0552 GMT November 12, 2019
The decision on Tuesday came years after the First Nations and Family Caring Society, as well as the Assembly of First Nations, lodged a complaint with the Canadian Human Rights Commission against the government in 2007.
They said Ottawa was underfunding child welfare services on reserves in comparison with the support provided by provincial governments to non-native children or aboriginals living off reserves.
The tribunal said the federal government's funding model and management of its First Nations child and family services have led to “denials of services and created various adverse impacts for many First Nations children and families living on reserves.”
The decision also called on Ottawa to stop “the discriminatory practice and take measures to redress and prevent it.”
The tribunal further urged the child welfare system and its funding model to be redesigned and said experts’ aid is needed to ensure that First Nations receive culturally appropriate services.
Hearings on the case only began in 2013, with the federal government making several attempts to have it thrown out.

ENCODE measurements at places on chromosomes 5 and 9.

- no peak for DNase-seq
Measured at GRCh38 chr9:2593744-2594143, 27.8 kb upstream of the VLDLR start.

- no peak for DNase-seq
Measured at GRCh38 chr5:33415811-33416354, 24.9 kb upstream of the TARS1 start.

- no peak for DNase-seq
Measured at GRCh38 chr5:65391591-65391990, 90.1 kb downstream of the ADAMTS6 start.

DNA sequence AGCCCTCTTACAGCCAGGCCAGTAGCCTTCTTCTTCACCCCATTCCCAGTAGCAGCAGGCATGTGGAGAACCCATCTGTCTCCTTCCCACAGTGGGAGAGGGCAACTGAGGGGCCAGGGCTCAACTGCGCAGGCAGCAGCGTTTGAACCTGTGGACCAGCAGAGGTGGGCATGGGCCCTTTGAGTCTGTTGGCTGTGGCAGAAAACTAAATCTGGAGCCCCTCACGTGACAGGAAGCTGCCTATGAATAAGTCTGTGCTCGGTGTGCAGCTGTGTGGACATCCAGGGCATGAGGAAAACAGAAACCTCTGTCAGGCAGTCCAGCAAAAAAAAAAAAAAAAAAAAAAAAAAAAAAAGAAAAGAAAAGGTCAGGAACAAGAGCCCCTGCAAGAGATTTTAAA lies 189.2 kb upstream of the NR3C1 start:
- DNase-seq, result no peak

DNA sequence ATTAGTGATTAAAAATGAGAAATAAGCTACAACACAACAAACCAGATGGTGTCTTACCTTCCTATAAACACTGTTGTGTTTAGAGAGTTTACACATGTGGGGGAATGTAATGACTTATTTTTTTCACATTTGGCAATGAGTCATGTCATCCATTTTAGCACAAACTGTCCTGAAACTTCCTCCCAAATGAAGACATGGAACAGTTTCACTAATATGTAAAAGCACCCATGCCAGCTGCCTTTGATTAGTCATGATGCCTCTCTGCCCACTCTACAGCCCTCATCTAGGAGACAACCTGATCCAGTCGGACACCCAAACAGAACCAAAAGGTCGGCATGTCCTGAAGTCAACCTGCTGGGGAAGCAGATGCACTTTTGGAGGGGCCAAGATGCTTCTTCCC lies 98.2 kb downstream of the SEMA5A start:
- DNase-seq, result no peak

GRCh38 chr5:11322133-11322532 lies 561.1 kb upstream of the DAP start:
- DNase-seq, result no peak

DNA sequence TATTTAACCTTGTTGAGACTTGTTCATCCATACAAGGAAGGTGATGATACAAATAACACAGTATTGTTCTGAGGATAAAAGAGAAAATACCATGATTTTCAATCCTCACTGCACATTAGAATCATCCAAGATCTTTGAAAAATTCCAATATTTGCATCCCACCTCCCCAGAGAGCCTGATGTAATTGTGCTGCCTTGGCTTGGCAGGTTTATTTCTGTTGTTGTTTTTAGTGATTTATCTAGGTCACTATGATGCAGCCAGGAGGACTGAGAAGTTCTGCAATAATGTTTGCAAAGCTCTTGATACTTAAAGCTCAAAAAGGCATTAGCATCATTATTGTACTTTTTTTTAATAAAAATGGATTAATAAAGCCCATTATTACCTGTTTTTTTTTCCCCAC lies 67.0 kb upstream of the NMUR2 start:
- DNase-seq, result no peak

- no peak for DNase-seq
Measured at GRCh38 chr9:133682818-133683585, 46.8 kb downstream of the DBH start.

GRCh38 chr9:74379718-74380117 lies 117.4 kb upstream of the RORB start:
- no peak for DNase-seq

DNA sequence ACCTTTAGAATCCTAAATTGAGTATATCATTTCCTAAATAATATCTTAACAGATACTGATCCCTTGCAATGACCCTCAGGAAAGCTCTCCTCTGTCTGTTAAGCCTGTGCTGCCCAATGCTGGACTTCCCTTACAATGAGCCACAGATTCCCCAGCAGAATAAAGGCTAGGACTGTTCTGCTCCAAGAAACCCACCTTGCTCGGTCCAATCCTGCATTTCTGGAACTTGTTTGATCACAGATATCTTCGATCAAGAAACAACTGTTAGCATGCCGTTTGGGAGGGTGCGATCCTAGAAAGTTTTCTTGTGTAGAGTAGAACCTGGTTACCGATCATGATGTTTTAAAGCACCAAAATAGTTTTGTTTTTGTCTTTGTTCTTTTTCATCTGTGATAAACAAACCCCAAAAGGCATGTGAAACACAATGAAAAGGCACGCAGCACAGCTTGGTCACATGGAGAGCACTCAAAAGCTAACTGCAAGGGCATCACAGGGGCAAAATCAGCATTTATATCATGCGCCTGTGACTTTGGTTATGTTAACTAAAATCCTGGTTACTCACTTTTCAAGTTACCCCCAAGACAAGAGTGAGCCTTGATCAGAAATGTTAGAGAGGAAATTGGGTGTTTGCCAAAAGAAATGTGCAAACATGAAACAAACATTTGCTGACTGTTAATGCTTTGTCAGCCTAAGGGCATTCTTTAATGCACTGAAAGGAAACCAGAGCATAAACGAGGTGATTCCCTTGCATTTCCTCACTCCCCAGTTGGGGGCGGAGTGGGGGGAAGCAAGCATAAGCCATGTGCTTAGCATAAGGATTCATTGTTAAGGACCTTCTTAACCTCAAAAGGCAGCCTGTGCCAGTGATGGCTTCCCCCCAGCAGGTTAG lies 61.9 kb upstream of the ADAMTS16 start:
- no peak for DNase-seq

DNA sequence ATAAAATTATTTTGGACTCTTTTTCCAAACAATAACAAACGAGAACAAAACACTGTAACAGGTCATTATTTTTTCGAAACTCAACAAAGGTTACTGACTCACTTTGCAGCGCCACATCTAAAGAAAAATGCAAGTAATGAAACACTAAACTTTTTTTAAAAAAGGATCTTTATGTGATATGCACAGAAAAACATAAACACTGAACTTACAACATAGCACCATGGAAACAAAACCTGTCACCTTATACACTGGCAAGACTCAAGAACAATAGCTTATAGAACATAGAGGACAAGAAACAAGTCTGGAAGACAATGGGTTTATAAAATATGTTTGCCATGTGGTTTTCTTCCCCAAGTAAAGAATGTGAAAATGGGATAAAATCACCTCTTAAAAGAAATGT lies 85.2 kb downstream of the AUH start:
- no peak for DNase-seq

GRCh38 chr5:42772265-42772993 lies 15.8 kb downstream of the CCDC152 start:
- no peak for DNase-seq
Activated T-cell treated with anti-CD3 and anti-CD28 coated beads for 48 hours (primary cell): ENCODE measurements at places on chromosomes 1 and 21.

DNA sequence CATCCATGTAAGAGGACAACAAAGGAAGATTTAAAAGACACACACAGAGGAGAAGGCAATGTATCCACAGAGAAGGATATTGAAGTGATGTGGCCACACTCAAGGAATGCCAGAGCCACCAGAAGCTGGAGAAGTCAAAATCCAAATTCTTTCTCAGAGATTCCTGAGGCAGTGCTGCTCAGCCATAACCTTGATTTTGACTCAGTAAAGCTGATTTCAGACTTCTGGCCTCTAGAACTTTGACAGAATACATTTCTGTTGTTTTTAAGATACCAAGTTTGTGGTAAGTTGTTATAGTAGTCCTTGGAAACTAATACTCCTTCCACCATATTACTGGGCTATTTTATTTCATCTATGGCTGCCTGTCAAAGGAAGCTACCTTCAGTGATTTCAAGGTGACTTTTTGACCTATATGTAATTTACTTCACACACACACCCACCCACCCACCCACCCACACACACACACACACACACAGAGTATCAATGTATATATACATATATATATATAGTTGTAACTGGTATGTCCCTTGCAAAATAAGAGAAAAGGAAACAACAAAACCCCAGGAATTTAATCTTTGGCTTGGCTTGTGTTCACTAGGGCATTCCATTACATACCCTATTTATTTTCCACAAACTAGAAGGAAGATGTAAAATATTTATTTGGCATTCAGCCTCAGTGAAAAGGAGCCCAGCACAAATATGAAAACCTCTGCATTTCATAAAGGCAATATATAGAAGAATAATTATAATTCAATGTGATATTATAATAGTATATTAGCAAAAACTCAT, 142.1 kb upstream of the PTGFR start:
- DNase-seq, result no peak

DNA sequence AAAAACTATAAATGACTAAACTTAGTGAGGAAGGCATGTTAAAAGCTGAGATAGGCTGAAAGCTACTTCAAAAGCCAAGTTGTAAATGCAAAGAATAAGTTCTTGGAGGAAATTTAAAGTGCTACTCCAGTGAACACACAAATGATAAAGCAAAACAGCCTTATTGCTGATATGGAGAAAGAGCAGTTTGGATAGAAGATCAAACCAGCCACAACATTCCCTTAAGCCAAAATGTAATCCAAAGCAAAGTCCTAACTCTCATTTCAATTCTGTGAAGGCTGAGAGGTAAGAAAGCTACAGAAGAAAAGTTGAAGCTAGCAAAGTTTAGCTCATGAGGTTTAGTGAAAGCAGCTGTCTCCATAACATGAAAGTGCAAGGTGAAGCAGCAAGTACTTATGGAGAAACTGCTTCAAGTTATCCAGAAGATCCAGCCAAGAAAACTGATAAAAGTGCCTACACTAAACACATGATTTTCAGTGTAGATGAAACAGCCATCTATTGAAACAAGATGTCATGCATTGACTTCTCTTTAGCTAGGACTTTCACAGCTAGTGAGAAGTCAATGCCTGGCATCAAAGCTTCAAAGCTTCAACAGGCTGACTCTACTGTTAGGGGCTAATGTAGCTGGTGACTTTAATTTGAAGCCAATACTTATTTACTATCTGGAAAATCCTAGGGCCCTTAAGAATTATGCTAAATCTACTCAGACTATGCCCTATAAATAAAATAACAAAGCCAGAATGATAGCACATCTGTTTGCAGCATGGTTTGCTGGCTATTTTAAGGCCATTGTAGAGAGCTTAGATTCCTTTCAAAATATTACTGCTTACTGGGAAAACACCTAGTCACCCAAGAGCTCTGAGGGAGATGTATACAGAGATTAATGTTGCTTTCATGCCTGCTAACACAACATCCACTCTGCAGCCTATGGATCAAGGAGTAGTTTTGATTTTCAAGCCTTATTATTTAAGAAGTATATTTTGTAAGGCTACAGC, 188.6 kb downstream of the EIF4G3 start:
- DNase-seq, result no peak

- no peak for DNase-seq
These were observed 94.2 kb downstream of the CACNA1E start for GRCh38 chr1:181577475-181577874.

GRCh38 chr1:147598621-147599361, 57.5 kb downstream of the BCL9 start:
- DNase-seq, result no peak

The development comes as the relationship between the nation's 1.4 million aboriginals and the federal government has already been plagued by many problems.
Aboriginals make up five percent of Canada’s population of more than 35 million, but they struggle with poverty and desperation as well as high rates of crime and suicide. They also have a lower life expectancy than other Canadians.
Prime Minister Justin Trudeau, who came to power in November 2015, has promised to mend relations with Canada's indigenous people.
Over 30,000 Canadian children aged 14 and under are living in foster care and about half of them are from indigenous community.
Canada has a two-tiered funding system as Ottawa funds child welfare services for aboriginal children on reserves, while individual provinces support child welfare services for non-native children and native children who do not live on reserves.